DEAR "ASIAN PERSUASION" [I, Anonymous, Dec 13, wherein the author implores white people to stop acting like Asians.]—Your thoughts make as much sense as saying Italians shouldn't eat tomatoes (a New World food.) Ever hear of pepper, gingersnaps, or gunpowder, all esteemed American traditions, all from "Asia"? Oh, I guess you also believe the only vegetarians are Asian, and only eat tofu while wearing kimonos and watching anime, and that all Buddhists are Asian. The following is a list of foods that you cannot eat because they are Asian: fava beans, carrots, cabbage, celery, fennel, garlic, onions, parsnips, peas, spinach, and cinnamon. And one more thing: Chopsticks are great because when I am not eating my mouth-watering wonton, I can stab out your eyes with my karate chop.



DEAR EDITOR—Matt's story was a breath of fresh air ["Spread 'Em," Feature, Dec 13, in which Matt Davis goes to Citizen Police Academy]. As a Portland cop, and more "liberal" than most, I get a bit tired of the second-guessing critiques by writers [who] have no idea what the job is like. Most of us care deeply about others and want to do our very best to help. Certainly there will be ample good opportunities for critiques down the road, some well deserved. Remember, if we could take the humanity out of cops we might end the errors, but we would lose the compassion.

Sgt. Wayne Kuechler, Portland Police Bureau


FOLKS AT THE MERCURY—Matt Davis' piece on attending the Citizen [Police] Academy did not come off to me as a "pro-cop" article ["Spread 'Em," Feature, Dec 13]. He exposed that much of their training is focused on tactical use of violence, and fear that every citizen is a potential threat, even though officers conduct thousands upon thousands of citizen contacts per year without being attacked or shot. As I pointed out to Matt in our interview, his other articles, which generally report on questionable police use of force, are not "anti-police" either; they are for police accountability. If the police themselves are not interested in holding one another accountable because they feel it is "anti-cop" to do so, that is a problem Portland needs to address.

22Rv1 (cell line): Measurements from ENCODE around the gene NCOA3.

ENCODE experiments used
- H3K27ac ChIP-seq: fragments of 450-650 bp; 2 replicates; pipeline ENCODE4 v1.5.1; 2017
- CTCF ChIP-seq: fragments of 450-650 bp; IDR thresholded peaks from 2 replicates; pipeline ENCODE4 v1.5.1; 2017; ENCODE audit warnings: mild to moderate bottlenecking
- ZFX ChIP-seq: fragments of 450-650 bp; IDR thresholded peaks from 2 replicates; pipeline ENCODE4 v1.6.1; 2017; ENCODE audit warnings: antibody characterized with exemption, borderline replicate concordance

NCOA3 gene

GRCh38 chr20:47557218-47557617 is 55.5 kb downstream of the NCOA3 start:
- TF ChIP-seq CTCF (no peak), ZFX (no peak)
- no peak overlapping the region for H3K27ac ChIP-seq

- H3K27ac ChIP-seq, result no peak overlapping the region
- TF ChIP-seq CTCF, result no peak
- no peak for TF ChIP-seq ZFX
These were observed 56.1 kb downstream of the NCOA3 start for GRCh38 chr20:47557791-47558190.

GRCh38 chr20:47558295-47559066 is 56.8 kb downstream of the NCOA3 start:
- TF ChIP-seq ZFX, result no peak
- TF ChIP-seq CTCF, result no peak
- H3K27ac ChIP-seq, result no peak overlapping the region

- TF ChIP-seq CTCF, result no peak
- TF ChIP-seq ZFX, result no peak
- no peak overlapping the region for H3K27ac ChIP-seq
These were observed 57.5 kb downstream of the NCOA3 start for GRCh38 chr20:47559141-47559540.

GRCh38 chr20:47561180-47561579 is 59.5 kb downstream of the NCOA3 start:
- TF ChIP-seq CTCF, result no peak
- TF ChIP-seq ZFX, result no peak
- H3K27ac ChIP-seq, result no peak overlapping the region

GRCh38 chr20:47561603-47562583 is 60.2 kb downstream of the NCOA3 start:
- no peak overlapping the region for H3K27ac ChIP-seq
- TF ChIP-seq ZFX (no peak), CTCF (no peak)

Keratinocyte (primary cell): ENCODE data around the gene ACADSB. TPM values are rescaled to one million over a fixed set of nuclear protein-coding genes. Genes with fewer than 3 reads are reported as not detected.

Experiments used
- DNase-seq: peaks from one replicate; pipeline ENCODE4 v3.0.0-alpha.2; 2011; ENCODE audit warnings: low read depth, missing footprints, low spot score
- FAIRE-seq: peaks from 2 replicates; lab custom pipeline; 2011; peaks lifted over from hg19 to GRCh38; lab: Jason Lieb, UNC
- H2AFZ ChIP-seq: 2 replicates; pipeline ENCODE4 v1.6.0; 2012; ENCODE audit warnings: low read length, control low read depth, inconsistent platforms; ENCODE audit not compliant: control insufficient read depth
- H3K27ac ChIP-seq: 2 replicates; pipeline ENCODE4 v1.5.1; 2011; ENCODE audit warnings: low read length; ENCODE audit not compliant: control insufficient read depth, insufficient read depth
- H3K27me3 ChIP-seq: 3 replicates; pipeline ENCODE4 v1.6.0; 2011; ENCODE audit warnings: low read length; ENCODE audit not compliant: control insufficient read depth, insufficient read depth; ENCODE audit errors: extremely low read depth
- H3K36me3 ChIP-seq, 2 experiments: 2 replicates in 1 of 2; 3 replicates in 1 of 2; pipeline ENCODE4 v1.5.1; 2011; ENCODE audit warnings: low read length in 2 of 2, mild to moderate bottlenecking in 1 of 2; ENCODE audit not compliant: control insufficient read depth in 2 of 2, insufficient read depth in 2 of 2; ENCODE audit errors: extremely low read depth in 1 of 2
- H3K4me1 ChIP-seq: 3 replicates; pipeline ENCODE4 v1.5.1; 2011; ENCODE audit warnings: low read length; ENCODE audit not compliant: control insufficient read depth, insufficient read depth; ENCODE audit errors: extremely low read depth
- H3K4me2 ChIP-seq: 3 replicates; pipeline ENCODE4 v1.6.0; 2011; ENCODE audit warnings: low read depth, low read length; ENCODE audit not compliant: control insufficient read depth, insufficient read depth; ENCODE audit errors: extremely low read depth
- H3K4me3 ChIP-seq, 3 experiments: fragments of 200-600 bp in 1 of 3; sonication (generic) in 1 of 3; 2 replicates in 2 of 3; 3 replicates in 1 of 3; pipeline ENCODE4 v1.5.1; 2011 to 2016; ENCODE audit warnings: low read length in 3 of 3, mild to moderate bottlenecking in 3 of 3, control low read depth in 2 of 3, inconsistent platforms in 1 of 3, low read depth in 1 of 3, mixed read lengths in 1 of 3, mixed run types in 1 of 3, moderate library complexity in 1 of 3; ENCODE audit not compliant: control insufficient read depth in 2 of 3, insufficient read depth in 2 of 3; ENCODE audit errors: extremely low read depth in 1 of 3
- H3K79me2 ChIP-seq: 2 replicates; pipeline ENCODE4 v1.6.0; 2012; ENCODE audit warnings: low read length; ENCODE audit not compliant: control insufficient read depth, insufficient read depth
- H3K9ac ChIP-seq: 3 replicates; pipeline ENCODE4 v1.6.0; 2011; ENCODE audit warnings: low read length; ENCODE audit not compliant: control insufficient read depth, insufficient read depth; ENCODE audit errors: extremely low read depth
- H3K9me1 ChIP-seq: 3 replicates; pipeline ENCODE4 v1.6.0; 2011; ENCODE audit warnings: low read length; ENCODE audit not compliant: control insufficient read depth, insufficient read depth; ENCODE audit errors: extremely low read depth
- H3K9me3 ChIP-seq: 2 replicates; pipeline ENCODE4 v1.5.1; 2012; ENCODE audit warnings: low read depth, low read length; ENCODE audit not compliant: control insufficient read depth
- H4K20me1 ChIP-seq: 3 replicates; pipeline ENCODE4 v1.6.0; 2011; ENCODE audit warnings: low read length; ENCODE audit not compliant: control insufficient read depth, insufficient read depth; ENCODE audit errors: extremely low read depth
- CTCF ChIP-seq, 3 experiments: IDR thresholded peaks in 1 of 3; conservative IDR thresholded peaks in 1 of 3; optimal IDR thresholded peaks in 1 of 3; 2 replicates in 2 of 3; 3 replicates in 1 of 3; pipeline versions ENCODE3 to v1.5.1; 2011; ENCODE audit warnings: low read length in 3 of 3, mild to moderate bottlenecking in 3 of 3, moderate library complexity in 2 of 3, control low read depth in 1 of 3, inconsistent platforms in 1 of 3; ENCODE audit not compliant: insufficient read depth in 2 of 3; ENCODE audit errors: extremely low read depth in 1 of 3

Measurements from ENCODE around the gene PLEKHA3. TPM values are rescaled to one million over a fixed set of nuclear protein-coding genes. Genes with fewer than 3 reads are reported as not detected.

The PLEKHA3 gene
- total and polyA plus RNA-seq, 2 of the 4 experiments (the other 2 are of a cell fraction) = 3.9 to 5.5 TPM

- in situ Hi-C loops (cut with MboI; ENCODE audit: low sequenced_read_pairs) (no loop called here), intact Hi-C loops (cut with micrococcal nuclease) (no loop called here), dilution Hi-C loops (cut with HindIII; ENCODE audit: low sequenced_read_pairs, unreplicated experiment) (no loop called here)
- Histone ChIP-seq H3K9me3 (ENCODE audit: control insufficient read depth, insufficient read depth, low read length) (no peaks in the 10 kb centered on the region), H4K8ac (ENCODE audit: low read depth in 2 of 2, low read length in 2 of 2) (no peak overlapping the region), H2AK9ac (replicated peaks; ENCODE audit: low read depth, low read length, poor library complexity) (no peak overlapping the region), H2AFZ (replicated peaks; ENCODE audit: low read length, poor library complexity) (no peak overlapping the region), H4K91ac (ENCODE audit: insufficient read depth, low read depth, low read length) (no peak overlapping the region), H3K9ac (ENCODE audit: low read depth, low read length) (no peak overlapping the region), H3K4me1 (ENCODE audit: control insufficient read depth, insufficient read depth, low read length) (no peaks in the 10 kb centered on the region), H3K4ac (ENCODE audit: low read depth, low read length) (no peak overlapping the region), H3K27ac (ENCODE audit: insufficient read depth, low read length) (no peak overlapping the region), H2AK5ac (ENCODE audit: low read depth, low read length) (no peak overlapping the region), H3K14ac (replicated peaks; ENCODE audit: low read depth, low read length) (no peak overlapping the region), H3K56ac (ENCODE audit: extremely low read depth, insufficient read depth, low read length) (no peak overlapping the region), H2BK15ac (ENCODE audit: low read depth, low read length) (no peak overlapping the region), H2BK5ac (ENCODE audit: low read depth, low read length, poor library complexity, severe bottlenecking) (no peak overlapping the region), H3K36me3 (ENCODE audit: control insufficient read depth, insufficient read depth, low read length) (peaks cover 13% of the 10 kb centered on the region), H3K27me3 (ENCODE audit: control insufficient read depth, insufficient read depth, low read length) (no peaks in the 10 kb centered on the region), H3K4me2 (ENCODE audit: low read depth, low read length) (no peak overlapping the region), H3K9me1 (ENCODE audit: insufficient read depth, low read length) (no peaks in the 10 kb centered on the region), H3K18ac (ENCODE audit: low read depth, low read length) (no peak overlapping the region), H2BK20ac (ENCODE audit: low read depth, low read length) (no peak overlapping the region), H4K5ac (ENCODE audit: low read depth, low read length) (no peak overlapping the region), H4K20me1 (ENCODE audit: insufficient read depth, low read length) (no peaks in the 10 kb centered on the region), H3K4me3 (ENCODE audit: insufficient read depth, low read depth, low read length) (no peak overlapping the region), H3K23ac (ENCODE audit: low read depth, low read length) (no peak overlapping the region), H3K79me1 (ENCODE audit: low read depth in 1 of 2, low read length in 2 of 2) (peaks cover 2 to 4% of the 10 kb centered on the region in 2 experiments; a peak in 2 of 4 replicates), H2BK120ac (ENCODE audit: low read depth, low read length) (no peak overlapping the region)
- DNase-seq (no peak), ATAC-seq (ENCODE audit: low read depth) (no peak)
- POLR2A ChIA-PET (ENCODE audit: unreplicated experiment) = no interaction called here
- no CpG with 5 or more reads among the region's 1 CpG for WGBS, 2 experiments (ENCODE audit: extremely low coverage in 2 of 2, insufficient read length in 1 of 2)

Dan Handelman, Portland Copwatch


DEAR MERCURY—The ongoing debate about the elimination of Fareless Square hinges on the belief that suburban violence is somehow the fault of downtown's free rides ["Un-Fare," News, Dec 13]. Criminals board the MAX in Gresham, then get off the MAX still in Gresham, and then attack people in Gresham, and it is all the fault of Fareless Square, many miles to the west. I am an ex-cop who does not understand why people like [Sheriff Bernie] Giusto and [TriMet General Manager Fred] Hansen cling to claims that without the need to check fares, cops can't start conversations with suspicious people or boot disruptive and violent people. I started thousands of conversations with "suspicious people" when I was in law enforcement through the highly technical and specialized method known only to advanced criminologists as "walking up and saying hello." I don't know what Hansen & Co.'s real motivation is. I don't know, and I don't care.

Dave O.


DEAR MERCURY—Please include more photographs of shirtless Holcombe Waller in "come hither" yoga poses similar to the one accompanying the article "More than a Pretty Voice" [Music, Dec 13]. They're just... great. 

Ben Nystrom 

WE'LL DO OUR BEST, Ben, we'll do our best. In the meantime, you win the Mercury's letter of the week, which means you snag two tickets to the Laurelhurst Theater and lunch at No Fish! Go Fish!—go thither.


We referred last week to Portland Patrol Services ("Checking the Checkers," News, Dec 13). The company in question is in fact Portland Security Services, Inc. We regret any confusion and inconvenience the error may have caused.